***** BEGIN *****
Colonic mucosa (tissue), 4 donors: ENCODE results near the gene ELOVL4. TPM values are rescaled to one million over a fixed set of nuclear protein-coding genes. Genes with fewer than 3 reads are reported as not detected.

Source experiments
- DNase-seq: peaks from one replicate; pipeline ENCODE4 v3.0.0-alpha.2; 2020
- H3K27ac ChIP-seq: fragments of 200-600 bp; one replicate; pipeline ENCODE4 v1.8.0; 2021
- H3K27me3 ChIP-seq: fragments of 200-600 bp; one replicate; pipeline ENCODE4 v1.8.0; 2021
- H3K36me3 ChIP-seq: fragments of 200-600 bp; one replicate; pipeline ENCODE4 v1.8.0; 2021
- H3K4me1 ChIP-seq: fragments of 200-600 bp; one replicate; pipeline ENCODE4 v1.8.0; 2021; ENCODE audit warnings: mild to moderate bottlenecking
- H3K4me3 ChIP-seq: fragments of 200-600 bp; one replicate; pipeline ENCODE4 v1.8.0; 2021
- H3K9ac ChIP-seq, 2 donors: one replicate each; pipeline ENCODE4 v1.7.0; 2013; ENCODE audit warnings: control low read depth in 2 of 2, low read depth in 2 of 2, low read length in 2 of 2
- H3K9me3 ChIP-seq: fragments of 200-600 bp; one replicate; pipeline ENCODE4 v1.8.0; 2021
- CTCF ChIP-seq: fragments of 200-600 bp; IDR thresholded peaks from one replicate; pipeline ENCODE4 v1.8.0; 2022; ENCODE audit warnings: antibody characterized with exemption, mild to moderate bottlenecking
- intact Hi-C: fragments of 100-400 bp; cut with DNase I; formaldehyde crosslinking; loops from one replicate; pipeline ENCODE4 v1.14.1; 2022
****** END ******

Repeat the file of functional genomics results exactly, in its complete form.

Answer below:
Colonic mucosa (tissue), 4 donors: ENCODE results near the gene ELOVL4. TPM values are rescaled to one million over a fixed set of nuclear protein-coding genes. Genes with fewer than 3 reads are reported as not detected.

Source experiments
- DNase-seq: peaks from one replicate; pipeline ENCODE4 v3.0.0-alpha.2; 2020
- H3K27ac ChIP-seq: fragments of 200-600 bp; one replicate; pipeline ENCODE4 v1.8.0; 2021
- H3K27me3 ChIP-seq: fragments of 200-600 bp; one replicate; pipeline ENCODE4 v1.8.0; 2021
- H3K36me3 ChIP-seq: fragments of 200-600 bp; one replicate; pipeline ENCODE4 v1.8.0; 2021
- H3K4me1 ChIP-seq: fragments of 200-600 bp; one replicate; pipeline ENCODE4 v1.8.0; 2021; ENCODE audit warnings: mild to moderate bottlenecking
- H3K4me3 ChIP-seq: fragments of 200-600 bp; one replicate; pipeline ENCODE4 v1.8.0; 2021
- H3K9ac ChIP-seq, 2 donors: one replicate each; pipeline ENCODE4 v1.7.0; 2013; ENCODE audit warnings: control low read depth in 2 of 2, low read depth in 2 of 2, low read length in 2 of 2
- H3K9me3 ChIP-seq: fragments of 200-600 bp; one replicate; pipeline ENCODE4 v1.8.0; 2021
- CTCF ChIP-seq: fragments of 200-600 bp; IDR thresholded peaks from one replicate; pipeline ENCODE4 v1.8.0; 2022; ENCODE audit warnings: antibody characterized with exemption, mild to moderate bottlenecking
- intact Hi-C: fragments of 100-400 bp; cut with DNase I; formaldehyde crosslinking; loops from one replicate; pipeline ENCODE4 v1.14.1; 2022